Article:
A History of Ireland by Mike Cronin
(Essential Histories)

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Synopsis

For a small island in the Atlantic, Ireland has had an astonishingly powerful impact on the wider world, both at the height of its independent power in the early middle ages (as a key exporter of Christianity to much of Europe) and at the depth of its colonial subjugation by Britain (as a key exporter of millions of settlers to North America and Australia). This work offers a lucid account of Ireland's history, which should be of value both to the student and to the general reader.
 

About Mike Cronin

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Mike Cronin studied history at the University of Kent and at Oxford, and has taught history to university students for the past fifteen years. He has published widely on the history of Ireland, and also on the history of sport. His books include a history of sport and nationalism in Ireland, a jointly authored history of St Patrick's Day celebrations around the world, and a general history of Ireland. He is currently the Academic Director at Boston College's Centre for Irish Programmes in Dublin, and is researching the history of major public spectacles and festivals in twentieth century Ireland.
 
Published March 1, 2001 by Palgrave MacMillan. 288 pages
Genres: History, Travel, Parenting & Relationships. Non-fiction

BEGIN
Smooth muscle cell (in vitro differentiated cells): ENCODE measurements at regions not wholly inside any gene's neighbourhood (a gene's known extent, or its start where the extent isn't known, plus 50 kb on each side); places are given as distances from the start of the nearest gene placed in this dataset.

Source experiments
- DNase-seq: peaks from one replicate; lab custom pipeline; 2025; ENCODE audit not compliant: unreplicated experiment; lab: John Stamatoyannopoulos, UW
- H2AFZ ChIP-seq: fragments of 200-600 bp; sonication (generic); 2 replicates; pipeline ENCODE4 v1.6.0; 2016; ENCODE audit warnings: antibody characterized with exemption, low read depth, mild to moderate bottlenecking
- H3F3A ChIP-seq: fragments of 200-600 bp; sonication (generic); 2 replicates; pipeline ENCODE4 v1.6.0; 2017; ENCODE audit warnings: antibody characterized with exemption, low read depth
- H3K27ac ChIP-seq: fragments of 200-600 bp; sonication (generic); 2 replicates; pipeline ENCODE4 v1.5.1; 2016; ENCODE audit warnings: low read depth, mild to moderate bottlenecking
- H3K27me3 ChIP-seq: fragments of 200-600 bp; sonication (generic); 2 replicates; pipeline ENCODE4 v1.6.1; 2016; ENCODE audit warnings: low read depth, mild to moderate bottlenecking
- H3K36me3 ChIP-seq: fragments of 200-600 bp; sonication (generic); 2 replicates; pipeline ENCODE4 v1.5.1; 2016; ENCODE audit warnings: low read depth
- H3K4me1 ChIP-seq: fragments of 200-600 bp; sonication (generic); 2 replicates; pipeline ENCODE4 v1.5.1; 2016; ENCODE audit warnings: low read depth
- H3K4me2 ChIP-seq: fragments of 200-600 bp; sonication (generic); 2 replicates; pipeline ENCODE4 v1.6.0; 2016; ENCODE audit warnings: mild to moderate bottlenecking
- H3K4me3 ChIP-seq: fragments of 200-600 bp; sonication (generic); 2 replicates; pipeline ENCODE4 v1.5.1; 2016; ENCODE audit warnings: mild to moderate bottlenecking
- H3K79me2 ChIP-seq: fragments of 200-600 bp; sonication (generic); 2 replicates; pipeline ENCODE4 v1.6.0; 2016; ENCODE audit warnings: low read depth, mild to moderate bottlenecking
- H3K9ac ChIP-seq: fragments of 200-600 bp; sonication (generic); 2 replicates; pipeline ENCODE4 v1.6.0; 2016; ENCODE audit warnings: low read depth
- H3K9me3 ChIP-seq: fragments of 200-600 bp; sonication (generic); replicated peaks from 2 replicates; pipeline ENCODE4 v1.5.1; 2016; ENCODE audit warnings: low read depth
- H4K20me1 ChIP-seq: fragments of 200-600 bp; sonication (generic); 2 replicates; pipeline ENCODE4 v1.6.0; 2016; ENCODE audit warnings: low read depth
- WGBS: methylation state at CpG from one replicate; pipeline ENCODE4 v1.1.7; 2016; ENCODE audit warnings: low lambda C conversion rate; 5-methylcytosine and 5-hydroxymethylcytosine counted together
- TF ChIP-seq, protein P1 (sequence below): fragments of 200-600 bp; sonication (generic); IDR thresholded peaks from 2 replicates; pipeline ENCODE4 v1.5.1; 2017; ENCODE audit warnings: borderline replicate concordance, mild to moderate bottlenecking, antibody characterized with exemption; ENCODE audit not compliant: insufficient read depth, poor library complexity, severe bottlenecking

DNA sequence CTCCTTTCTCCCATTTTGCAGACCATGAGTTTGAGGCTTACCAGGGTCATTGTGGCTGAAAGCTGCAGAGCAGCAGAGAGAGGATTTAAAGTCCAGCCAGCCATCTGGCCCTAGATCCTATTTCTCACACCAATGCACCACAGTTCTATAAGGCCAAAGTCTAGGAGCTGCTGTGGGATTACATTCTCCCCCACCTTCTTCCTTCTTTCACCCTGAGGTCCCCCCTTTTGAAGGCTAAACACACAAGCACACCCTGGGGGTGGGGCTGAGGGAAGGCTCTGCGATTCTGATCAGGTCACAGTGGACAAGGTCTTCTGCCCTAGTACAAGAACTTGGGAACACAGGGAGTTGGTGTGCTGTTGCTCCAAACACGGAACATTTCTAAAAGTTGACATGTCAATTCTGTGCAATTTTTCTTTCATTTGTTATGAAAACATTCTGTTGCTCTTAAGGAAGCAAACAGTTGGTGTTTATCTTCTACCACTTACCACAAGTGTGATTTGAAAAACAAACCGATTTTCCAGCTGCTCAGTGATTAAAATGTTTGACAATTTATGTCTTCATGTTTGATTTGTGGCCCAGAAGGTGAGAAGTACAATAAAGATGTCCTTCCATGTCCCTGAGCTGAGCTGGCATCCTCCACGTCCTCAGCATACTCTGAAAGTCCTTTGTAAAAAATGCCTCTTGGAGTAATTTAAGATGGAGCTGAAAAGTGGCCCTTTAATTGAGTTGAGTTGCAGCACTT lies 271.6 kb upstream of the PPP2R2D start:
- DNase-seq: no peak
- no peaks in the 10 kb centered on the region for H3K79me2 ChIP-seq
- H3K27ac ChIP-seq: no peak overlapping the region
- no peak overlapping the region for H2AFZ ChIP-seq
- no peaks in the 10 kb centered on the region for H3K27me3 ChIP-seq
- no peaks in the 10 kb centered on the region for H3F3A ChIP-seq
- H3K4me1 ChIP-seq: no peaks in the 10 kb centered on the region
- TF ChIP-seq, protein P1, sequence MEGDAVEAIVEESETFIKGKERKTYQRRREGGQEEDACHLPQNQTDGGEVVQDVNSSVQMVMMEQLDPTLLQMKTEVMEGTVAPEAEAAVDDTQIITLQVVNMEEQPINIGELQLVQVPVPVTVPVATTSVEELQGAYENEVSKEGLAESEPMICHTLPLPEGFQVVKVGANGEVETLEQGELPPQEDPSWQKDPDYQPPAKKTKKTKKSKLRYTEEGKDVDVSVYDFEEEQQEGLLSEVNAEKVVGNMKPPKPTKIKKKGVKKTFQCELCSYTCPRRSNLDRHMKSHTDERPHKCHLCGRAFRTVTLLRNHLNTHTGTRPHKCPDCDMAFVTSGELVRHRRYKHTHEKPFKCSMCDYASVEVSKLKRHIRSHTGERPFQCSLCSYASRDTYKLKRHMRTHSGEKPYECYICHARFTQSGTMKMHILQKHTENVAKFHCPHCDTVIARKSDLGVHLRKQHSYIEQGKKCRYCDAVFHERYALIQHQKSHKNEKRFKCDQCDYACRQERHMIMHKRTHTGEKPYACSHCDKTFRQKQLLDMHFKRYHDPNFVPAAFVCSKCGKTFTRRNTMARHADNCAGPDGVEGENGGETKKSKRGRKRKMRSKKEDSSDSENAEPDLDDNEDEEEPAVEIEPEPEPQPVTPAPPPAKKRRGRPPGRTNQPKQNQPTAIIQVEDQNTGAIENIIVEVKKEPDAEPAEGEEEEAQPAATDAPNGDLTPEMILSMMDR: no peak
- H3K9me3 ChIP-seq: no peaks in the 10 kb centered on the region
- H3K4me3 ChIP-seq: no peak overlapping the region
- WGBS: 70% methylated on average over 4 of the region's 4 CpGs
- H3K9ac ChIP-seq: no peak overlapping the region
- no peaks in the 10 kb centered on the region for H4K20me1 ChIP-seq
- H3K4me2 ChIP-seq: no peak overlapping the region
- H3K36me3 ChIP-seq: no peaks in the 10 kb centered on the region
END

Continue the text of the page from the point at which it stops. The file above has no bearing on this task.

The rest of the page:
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The potato famine brought fairer land laws from the British, and, of course, an Irish diaspora, but Irish discontent boiled over again in the late 19th century, resulting in the advocacy for home rule and, in 1920, the partition of the country through Ulster.

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The authors, both historians (Cronin wrote A History of Ireland), trace the annual March 17 festivities back to the fifth century—when St. Patrick converted the pagan Irish to Christianity—in this dry, lifeless account of the origins and development of the holiday in Ireland, America, Australia, ...

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Publishers Weekly

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A research fellow in history at De Montfort University Leicester (U.K.), Cronin offers synopsis with little insight in this overview of Irish history.

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